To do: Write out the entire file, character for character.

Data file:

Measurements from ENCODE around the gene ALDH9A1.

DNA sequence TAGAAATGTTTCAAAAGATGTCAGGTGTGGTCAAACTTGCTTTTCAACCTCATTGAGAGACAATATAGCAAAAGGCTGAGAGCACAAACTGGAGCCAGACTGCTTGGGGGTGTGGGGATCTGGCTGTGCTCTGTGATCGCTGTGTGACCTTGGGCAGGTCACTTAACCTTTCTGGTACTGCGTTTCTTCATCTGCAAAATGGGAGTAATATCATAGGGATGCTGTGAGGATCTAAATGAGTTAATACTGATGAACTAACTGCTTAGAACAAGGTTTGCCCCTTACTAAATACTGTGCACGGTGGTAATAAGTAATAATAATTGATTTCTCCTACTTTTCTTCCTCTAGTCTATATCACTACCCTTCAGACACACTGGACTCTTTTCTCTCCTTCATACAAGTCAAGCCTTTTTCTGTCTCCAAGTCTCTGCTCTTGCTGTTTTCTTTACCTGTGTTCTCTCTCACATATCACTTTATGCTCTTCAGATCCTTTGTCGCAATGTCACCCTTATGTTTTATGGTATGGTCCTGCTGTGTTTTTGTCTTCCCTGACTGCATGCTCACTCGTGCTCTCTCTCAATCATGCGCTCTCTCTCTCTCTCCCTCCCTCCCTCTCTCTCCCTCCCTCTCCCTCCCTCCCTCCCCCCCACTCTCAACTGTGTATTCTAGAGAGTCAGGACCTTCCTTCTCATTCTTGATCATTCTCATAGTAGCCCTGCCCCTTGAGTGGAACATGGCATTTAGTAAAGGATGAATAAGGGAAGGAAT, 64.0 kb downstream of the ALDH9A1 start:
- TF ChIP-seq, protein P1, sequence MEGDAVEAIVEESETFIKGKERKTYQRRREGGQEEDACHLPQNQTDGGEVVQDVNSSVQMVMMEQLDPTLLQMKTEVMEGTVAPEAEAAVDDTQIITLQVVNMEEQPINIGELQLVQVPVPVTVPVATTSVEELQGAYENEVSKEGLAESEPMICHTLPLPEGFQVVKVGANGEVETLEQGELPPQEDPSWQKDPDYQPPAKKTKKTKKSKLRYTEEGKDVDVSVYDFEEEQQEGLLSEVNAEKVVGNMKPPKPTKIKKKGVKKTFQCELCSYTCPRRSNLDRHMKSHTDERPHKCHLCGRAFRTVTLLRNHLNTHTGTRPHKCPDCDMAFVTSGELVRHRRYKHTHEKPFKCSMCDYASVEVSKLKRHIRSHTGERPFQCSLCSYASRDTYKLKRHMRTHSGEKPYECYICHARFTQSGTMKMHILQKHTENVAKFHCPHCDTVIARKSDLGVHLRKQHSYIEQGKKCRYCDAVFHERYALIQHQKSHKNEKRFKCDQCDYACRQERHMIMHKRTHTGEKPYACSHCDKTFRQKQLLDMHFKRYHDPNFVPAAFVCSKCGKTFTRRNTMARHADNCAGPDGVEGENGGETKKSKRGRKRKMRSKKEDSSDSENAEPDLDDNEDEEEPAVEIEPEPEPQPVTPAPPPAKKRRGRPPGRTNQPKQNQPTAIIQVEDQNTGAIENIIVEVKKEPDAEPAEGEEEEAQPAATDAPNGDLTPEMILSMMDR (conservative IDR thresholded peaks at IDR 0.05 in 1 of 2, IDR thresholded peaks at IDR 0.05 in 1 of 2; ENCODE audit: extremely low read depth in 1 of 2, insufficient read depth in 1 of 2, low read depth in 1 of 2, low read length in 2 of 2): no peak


Measurements from ENCODE around the gene ALDH9A1.

DNA sequence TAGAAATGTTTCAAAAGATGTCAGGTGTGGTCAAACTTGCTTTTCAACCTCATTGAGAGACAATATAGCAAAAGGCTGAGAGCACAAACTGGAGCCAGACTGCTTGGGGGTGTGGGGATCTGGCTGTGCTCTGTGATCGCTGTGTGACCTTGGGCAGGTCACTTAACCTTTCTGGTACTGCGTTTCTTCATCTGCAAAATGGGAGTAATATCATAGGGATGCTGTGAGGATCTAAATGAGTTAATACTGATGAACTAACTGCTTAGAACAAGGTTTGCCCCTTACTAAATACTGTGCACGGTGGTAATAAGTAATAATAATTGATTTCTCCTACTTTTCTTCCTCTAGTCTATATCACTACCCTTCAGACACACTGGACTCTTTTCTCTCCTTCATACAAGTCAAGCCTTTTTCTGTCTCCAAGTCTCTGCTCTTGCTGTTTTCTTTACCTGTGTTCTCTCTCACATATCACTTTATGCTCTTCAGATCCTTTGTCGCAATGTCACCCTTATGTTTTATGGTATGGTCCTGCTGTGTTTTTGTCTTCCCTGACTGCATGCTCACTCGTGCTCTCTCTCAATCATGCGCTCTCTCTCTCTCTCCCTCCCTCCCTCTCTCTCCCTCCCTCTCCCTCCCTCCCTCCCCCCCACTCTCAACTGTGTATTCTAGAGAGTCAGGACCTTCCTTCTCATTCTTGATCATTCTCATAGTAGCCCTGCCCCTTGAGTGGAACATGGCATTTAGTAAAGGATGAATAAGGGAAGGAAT, 64.0 kb downstream of the ALDH9A1 start:
- TF ChIP-seq, protein P1, sequence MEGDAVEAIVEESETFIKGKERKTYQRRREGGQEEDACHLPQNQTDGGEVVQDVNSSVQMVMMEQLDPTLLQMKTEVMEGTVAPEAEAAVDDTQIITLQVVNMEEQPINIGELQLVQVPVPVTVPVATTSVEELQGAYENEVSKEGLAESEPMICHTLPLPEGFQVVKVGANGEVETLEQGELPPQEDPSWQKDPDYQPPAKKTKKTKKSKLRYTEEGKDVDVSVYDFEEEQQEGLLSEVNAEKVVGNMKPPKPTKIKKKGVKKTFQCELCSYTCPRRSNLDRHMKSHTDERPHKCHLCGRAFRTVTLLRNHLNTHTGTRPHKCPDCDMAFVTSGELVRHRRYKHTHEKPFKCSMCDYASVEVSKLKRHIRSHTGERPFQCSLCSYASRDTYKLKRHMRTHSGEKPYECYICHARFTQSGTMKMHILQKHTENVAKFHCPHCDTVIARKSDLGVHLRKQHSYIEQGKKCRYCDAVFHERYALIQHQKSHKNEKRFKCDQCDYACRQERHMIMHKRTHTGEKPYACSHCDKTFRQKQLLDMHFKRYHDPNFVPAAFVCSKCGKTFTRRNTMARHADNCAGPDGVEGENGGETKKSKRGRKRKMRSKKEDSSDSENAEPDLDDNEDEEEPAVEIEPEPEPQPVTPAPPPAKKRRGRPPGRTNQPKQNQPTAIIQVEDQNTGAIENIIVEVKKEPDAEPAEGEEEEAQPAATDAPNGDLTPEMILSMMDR (conservative IDR thresholded peaks at IDR 0.05 in 1 of 2, IDR thresholded peaks at IDR 0.05 in 1 of 2; ENCODE audit: extremely low read depth in 1 of 2, insufficient read depth in 1 of 2, low read depth in 1 of 2, low read length in 2 of 2): no peak